Broken heart: congenital heart defect in child
According to the Children's Heart Foundation, about 6-8 babies in every 1000 are born with congenital heart diseases. In the 80s, there was little expertise around this area of science. How children with heart failure survive? Dr Leung Ping answers.
Dr Leung Ping (Croucher Fellowship 1982) is an internationally renowned paediatric cardiologist, who has been a vanguard of the specialisation of his field in Hong Kong, and a founding member of the Hong Kong Society of Paediatric Cardiology. Leung was chief of service at the Grantham Hospital in the 1990s, and is now in private practice.
Of his inspiration to go into this area of science, Leung ponders, “I think simply helping and healing people was a major motivation, because as a child, I suffered from poor health. I always found children’s hearts and circulation to be fascinating: I never thought disruptive circulation, as a result of a congenital heart defect, could be so interesting,” says Leung and when he scored the highest mark for paediatric medicine in his final graduate exams at the University of Hong Kong in 1978, his future path was set out.
Heart failure in children differs from that in adults in many respects, and the causes and clinical presentations may differ considerably among children of different age groups. Unlike in adults, where heart failure is most of caused by lifestyle factors, heart conditions in children are most often caused by congenital heart disease (CHD). Despite considerable demand, there was little expertise around this area of science in Hong Kong during the 1980s.
Leung used his fellowship to study under the supervision of the pioneering cardiac morphologist, Professor Robert Anderson, at the Royal Brompton Hospital in London. Anderson is widely recognised for his expertise in clarifying the morphology of the congenitally malformed heart, and demonstrating, within the malformed heart, the location of otherwise invisible conduction tissues. “It was humbling to learn from such an eminent scientist, and it was something that was just not possible in Hong Kong at the time. During this time, I was exposed to the specimens of congenital heart abnormalities, and that opened up new fields of interest for me which led me to this specialisation very early in my career,” Leung explains.
On returning to Hong Kong, Leung continued with his medical duties at the Grantham hospital and also took periods of extended study leave to further his knowledge in the field, and work with oversees experts in the field, allowing him to publish papers on the subject.
He amassed an unrivalled degree of international experience while working at the Hospital for Sick Children in Toronto (1986) and Pittsburgh (1986), and he worked as a locum consultant in paediatric cardiology at the Royal Hospital for Sick Children in Liverpool (1988).
Leung became widely regarded for his expertise in Interventionist Cardiac Catheterisation. This requires the insertion of a catheter into a chamber or vessel of the heart, and is undertaken for diagnostic and interventional purposes. Typically, the catheter is inserted into an artery of the leg, and, under X-ray visualisation, the cardiologist guides the tip of the catheter to the heart.
Transcatheter structural heart repair devices have largely replaced open-heart surgery as the therapy of choice, and percutaneously deployed septal occluders make it possible to repair atrial septal defects with better outcomes, fewer complications, faster patient recovery and lower health care costs. Leung returned to Hong Kong with his new-found expertise and enjoyed building a world class team of paediatric cardiologists at the Grantham Hospital.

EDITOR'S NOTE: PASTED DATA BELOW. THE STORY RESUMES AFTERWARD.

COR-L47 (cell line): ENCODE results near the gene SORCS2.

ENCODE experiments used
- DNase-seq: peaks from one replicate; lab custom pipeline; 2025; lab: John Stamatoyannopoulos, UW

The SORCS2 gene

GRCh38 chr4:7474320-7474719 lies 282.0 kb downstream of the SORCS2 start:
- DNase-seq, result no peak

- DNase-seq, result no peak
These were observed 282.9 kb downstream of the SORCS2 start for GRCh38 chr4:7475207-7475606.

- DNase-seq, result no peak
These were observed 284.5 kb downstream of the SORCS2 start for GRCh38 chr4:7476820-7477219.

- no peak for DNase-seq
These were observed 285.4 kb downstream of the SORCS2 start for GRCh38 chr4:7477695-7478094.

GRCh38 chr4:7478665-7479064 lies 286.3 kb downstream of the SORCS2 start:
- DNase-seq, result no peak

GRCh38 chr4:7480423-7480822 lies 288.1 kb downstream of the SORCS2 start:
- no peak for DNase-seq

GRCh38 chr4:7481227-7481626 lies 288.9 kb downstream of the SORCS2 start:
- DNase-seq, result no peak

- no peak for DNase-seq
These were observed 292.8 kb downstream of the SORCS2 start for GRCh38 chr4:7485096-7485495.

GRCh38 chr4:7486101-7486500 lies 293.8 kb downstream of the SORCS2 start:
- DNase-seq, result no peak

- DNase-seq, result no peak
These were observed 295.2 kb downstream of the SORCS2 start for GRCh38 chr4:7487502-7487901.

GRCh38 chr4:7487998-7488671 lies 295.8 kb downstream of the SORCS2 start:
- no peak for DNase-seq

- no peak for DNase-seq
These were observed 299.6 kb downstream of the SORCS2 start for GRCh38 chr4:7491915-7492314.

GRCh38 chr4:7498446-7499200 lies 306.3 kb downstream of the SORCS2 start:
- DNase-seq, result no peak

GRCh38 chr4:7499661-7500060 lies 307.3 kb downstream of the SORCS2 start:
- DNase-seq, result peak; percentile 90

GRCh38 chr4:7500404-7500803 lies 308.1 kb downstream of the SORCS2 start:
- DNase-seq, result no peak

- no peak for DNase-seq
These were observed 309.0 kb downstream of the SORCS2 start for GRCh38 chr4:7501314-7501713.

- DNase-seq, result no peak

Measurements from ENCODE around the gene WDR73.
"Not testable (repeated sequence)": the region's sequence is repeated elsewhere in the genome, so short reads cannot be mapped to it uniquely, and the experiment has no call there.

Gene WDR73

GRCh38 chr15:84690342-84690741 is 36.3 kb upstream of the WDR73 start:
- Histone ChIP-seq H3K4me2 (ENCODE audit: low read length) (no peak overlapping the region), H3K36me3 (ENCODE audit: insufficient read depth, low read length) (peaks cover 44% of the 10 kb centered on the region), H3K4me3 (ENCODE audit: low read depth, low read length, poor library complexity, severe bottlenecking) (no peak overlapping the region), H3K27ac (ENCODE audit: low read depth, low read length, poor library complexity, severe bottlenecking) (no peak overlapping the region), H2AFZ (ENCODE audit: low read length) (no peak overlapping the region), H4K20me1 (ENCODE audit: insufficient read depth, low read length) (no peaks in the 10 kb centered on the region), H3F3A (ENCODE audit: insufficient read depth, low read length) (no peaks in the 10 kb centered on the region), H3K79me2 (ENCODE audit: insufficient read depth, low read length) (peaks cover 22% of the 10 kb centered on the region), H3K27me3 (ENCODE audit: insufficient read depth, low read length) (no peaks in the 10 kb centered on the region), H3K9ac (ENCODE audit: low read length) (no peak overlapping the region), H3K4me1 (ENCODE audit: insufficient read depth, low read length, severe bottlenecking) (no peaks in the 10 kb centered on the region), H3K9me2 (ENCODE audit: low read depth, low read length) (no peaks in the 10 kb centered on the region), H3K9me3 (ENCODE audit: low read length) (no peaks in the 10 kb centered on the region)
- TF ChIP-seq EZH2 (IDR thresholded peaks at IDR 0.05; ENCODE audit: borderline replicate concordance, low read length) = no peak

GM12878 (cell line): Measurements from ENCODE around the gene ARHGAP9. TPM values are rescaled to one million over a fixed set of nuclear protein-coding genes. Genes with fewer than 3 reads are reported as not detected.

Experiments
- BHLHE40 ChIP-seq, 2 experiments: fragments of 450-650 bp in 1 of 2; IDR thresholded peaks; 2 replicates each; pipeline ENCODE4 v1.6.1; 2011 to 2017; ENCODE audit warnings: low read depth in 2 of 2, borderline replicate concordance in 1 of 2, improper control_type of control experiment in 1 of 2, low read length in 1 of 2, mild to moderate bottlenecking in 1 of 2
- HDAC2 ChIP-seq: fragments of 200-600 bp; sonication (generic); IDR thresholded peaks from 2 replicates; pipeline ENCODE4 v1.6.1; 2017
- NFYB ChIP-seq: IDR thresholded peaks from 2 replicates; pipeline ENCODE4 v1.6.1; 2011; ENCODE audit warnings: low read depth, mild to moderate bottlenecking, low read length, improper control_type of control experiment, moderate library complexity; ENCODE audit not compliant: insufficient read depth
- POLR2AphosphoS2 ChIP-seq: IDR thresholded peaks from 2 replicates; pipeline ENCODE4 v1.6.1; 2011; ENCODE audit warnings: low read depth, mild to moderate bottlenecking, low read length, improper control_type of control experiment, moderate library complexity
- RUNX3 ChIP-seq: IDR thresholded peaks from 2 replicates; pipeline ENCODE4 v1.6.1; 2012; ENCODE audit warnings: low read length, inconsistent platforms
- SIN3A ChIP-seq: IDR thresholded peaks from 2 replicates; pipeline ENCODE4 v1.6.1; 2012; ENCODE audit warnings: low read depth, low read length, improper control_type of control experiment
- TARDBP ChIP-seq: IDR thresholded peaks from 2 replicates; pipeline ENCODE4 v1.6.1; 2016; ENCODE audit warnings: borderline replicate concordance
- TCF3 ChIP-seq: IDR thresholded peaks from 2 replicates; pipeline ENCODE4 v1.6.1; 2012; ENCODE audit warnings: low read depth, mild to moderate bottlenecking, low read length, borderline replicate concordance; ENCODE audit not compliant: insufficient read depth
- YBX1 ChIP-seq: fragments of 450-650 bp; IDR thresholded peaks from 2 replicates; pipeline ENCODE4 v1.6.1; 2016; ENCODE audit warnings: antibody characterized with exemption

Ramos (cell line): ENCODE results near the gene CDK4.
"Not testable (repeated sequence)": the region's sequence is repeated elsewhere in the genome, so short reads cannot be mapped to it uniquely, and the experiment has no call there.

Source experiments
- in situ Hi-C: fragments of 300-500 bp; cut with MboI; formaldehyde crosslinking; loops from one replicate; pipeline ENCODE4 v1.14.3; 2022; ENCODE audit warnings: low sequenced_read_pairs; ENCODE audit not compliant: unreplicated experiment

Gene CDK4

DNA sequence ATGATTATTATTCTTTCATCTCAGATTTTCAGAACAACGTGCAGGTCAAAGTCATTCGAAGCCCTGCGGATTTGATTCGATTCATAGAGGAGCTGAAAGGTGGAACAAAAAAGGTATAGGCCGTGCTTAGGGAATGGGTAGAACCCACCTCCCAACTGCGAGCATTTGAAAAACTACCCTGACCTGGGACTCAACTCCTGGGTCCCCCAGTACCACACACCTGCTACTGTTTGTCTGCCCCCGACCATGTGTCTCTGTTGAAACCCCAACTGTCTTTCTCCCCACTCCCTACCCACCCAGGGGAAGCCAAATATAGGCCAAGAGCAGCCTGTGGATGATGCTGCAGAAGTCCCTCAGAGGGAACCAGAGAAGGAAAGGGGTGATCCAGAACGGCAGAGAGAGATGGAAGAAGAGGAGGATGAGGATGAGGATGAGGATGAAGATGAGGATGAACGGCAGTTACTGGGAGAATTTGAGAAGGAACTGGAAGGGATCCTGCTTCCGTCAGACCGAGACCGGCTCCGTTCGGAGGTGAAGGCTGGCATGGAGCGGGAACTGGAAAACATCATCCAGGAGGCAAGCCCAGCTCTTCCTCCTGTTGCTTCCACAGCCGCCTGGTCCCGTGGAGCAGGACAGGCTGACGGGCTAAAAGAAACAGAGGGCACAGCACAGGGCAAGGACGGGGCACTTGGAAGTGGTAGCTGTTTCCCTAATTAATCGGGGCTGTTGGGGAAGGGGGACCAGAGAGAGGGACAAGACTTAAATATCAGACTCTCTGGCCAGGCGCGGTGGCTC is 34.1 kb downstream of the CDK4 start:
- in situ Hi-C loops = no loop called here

When the paediatric cardiac department of the Grantham Hospital was planned to be merged with Queen Mary Hospital in 2000, Leung took the personal decision that it was an appropriate time for him to move into private practice.
Initially, he says the transition was professionally challenging, as at the time, paediatric cardiology was not recognised as a specialisation in private practise, so he found himself “going from saving lives, to treating children with common colds and flu”. Seventeen years later, however, Leung has successfully developed a strong reputation, and while a constant percentage of his patients are cardiac cases, he estimates that they take about half of his time, and much of the rest of his time is spent educating parents about the impact of cardiac problems on their children. Leung explains, “while some cases require surgery, there are many conditions relating to the heart that do not require surgery”. Another part of his caseload is fetal heart problems discovered via pre-natal echo-cardiograms.
Having made a valuable contribution to paediatric cardiology, Leung now enjoys sharing his expertise with others, both colleagues and parents whom seek out his guidance in relation to their children’s heart conditions.
Dr Leung Ping received his Bachelor of Medicine and Bachelor of Surgery in 1978, and MD in 1992, both from the University of Hong Kong. After this, he became chief of service of the Paediatric Unit at Grantham Hospital whilst undertaking a number of international fellowships, with the Royal College of Physicians of Edinburgh and the Royal College of Physicians of London, among others. With his wide breadth of experience, Leung returned to Hong Kong to set up the first paediatric cardiology team at the Grantham Hospital in Hong Kong. He is now in private practise, consulting as a paediatric cardiologist.
To view Dr Leung’s Croucher profile, please click here.